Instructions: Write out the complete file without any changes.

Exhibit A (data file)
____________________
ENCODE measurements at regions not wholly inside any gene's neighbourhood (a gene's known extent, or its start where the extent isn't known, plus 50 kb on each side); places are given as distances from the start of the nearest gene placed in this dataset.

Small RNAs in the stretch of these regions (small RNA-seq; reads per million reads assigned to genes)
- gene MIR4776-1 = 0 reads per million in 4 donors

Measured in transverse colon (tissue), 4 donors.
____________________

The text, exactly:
ENCODE measurements at regions not wholly inside any gene's neighbourhood (a gene's known extent, or its start where the extent isn't known, plus 50 kb on each side); places are given as distances from the start of the nearest gene placed in this dataset.

Small RNAs in the stretch of these regions (small RNA-seq; reads per million reads assigned to genes)
- gene MIR4776-1 = 0 reads per million in 4 donors

Measured in transverse colon (tissue), 4 donors.